Copied from Web MD 
    






Monday, April 25, 2016

Faraway



A video about Parental Alienation that I made for Ron's children Shelby and Ronald. It applies to any targeted parent and their alienated child/children and grandchildren.

Sunday, April 24, 2016

Light A Candle for Parental Alienation Awareness Day



On April 25th
Light a candle for the victims of Parental Alienation/Parental Alienation Syndrome (PAS) and in support of Parental Alienation Awareness Day (PAAD). Light a candle to symbolize the light at the end of the tunnel, where alienated children and "target" parents may find their way back through the darkness to a healthy and loving relationship that endures.

On April 25th, light a candle, say a prayer or have a moment of silence for the child victims of Parental Al...ienation. If your own children are victims, light a candle for each of them.

Let's work together to fight our way back through the darkness! Our children deserve the love of both of their parents!

Invite all your friends and family to this event. Let's help protect our children from Parental Alienation by promoting awareness and creating an open dialog, locally, nationally and internationally.

Wednesday, March 30, 2016

Gray Rocking - How Do You Gray Rock a Narcissist

Gray Rocking - How Do You Gray Rock a Narcissist

How to go gray rock?
What is it? Is it a new term or just something that we are now hearing?
Gray Rock is primarily a way of encouraging a psychopath, a stalker or other emotionally unbalanced person, to lose interest in you. It differs from No Contact in that you don't overtly try to avoid contact with these emotional vampires. Instead, you allow contact but only give boring, monotonous responses so that the parasite must go elsewhere for his supply of drama. When contact with you is consistently unsatisfying for the psychopath, his mind is re-trained to expect boredom rather than drama. Psychopaths and Narcissists are addicted to drama and they can't stand to be bored. With time, he will find a new person to provide drama and he will find himself drawn to you less and less often. Eventually, they just slither away to greener pastures. 
For many of us dealing with crazy, controlling exNNN's who we still have to have in our lives due to us having children together but they are unable to co-parent with us - what can you do to stop them affecting you and your overall peace ad happiness when they are intent on pulling you down. With exNNN's, many of them have no boundaries and don't think twice about trying to cross yours. As we have learnt from times before, when we engage with a narc, it never turns out well.
If you can’t go “No Contact” with a Narcissist because you have children with them, or you are somehow unable to get them out of your life for whatever reason,  you can implement a technique called “Gray Rock”. Gray Rock is where you become as exciting and interesting as, well,  a gray rock. The goal is to blend into the background, and become the most boring, unreactive person they’ve ever met. The reason being is that if you can quit being a source of supply for their drama and attention, they will eventually leave you alone.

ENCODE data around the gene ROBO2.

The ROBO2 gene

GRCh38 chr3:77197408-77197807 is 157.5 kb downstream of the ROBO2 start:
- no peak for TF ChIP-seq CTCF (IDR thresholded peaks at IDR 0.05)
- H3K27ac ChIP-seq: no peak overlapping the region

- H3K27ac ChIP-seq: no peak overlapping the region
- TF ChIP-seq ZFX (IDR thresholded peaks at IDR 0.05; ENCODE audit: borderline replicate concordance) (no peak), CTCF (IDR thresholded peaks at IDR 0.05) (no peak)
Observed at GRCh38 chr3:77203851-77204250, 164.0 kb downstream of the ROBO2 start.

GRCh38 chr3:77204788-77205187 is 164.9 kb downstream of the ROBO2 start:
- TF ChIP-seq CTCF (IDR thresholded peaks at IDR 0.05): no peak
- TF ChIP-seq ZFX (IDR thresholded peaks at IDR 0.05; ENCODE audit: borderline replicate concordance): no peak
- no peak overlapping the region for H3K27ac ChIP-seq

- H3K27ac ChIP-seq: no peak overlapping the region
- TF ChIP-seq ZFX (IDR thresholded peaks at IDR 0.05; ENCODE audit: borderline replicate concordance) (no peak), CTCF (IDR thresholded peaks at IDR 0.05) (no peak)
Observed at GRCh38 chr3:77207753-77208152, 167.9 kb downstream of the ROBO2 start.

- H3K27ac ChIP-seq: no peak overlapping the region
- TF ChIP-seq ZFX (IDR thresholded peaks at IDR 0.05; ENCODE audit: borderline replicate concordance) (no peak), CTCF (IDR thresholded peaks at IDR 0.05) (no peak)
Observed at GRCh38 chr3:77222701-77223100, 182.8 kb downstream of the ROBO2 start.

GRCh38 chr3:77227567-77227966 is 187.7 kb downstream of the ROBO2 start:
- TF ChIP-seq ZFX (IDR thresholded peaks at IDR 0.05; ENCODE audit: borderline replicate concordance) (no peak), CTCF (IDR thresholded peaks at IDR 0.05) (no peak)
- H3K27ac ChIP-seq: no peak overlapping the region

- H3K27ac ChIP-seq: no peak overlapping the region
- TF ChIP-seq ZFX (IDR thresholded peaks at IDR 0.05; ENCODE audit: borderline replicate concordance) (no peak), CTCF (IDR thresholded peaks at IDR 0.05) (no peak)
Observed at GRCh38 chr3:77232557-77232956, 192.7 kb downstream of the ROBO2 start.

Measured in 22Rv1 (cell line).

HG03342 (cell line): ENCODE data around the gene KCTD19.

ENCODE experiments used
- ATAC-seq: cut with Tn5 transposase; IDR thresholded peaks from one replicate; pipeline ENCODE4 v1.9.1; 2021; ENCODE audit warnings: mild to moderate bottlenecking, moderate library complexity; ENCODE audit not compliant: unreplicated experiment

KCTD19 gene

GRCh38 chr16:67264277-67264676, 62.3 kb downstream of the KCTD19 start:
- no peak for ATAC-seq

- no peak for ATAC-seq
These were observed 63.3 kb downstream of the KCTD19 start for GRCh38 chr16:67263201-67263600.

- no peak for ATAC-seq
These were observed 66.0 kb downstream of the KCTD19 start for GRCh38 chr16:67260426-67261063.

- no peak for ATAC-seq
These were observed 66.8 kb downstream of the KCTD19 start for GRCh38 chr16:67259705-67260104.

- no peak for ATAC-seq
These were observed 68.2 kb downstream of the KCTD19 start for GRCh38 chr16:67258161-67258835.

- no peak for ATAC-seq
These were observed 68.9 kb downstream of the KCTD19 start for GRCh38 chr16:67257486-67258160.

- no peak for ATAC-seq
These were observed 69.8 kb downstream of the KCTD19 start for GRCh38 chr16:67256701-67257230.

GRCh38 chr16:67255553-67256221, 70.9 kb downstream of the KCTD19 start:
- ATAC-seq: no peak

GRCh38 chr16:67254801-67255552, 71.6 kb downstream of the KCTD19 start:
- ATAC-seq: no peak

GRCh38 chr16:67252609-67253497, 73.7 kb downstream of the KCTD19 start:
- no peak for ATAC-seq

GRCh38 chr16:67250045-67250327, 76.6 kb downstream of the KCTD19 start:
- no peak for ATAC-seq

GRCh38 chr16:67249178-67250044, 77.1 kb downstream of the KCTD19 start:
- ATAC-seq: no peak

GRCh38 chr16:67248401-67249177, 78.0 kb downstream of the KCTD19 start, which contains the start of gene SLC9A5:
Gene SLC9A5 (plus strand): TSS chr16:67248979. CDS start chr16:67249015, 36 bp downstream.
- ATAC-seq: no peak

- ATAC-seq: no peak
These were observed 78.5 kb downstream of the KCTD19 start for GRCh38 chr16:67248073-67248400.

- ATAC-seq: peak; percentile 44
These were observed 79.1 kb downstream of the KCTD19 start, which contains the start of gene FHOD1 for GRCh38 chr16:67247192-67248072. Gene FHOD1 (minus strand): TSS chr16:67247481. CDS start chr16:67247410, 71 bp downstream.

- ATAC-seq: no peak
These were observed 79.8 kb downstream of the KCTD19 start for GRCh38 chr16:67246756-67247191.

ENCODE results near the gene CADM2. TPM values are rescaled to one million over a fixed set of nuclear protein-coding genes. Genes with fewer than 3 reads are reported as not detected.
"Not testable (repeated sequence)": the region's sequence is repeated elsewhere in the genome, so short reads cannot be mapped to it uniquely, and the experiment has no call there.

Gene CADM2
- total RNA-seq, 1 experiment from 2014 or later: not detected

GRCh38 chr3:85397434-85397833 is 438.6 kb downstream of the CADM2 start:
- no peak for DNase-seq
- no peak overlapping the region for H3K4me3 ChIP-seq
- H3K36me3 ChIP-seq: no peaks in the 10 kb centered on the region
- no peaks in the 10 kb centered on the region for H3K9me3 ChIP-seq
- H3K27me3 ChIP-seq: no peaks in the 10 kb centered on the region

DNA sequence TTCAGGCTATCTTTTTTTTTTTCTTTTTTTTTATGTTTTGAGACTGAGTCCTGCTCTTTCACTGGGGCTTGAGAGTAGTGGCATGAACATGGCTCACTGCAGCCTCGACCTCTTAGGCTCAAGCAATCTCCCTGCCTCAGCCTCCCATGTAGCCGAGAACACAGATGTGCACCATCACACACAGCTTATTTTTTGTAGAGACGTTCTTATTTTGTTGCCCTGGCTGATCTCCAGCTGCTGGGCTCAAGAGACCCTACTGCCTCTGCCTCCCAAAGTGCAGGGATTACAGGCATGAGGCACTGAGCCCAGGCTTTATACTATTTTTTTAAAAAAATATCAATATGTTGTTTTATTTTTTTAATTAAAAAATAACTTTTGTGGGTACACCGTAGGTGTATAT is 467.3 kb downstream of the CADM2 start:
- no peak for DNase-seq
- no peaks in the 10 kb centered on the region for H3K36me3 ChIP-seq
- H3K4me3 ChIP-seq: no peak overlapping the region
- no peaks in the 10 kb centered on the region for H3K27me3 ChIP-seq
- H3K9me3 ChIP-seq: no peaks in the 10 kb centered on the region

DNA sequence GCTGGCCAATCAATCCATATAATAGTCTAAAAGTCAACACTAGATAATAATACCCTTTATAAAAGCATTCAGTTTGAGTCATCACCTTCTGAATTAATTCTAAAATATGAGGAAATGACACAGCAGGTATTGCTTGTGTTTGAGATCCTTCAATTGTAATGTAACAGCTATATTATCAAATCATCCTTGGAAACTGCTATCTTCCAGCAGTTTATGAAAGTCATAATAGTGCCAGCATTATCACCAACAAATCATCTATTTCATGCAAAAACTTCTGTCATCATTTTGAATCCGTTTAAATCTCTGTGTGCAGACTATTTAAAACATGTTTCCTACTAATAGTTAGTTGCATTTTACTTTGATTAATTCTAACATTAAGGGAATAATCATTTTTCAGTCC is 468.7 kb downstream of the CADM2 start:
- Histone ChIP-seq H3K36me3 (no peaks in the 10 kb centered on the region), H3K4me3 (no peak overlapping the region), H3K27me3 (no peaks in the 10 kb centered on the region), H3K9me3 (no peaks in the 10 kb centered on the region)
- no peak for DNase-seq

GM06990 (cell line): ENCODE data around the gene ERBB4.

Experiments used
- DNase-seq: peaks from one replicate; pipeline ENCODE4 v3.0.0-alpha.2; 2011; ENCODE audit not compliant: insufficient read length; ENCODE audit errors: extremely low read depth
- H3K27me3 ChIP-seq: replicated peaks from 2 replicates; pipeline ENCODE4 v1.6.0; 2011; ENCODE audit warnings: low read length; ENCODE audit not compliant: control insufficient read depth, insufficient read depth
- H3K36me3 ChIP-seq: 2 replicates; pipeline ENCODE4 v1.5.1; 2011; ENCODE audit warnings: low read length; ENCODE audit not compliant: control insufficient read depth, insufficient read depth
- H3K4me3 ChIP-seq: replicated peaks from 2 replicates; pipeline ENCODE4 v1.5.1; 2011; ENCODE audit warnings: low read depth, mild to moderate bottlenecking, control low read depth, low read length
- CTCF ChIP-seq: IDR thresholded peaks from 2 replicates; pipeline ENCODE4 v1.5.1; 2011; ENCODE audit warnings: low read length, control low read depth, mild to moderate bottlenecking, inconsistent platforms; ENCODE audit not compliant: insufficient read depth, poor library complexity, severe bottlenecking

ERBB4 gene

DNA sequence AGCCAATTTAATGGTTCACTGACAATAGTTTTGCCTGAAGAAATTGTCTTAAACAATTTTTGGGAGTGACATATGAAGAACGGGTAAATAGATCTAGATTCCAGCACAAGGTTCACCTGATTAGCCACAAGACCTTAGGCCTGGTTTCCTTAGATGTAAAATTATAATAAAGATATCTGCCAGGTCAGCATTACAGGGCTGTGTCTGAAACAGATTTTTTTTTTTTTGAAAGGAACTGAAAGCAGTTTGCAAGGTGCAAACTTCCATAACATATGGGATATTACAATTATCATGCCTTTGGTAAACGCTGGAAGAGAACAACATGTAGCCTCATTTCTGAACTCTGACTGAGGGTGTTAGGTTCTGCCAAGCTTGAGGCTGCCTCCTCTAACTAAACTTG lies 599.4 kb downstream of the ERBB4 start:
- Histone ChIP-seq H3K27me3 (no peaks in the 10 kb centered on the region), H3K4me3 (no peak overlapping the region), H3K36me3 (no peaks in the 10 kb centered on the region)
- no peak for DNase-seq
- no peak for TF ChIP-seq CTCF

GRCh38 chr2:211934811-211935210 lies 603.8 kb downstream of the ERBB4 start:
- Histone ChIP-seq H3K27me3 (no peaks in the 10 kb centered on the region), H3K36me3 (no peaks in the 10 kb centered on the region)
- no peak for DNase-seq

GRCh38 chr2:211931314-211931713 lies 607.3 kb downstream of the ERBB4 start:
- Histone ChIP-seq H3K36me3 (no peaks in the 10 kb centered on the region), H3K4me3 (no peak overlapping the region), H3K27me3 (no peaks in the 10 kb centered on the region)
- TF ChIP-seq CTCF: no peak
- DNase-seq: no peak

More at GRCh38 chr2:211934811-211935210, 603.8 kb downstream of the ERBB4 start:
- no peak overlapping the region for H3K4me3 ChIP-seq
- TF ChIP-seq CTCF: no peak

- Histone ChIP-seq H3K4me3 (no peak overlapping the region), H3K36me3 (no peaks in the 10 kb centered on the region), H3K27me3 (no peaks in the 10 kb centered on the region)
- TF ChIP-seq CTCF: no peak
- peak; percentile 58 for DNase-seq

Do not respond with any emotion when they try and provoke you. Keep in mind that because they have no values–they have no empathy and no remorse.  They only know what you value by the level of your reaction–so to beat them at their game and don’t react. Practice your non-reactions with a trusted friend or in the mirror, or go over different things you know they might say to incite you–and then practice being nonreactive.  Because Narcissists thrive on chaos and drama, they will eventually become disinterested and turn their attentions elsewhere if they can’t get a rise out of you.
In order to go Gray Rock, when you must engage with the Narcissist, only talk about boring things: your laundry, getting your oil changed, doing your taxes. Do not talk about anything that will make them jealous or in any way encourages them to cause drama. Do not talk about how great things are going for you, or any accomplishments you or your children are having, or how great your life is now that they aren’t in it. Do not talk about upcoming vacations, current boyfriends, sports tournaments the kids are in, weddings or anything that is remotely interesting. When they try and push your buttons (and they will), don’t react. Don’t try and get them to see how hurtful their behavior was (and is). Take all the blame for the relationship, and make them think it’s not them it’s you. Doing this takes away their ability to argue and create drama and chaos. As far as you are concerned there is nothing interesting about you or your children, and if they blame you for everything just agree. Smile and nod and get away from them.
It is so, so, so hard to do. I get it. I really do. However the only two ways to get them out of your life are to either go no contact or go Gray Rock. And the sooner you can get them out of your life, the sooner you can start to heal - but you can't when the Gray Rock is the father or mother of your child.
Stay strong. This isn’t your fault. You aren’t crazy. You aren’t over-reacting. And you aren’t alone.  Looking for some support, or need to vent about the Narcissist in your life?
The Gray Rock Method of Dealing With Psychopaths ~ Under the Psychopath's Mask of Sanity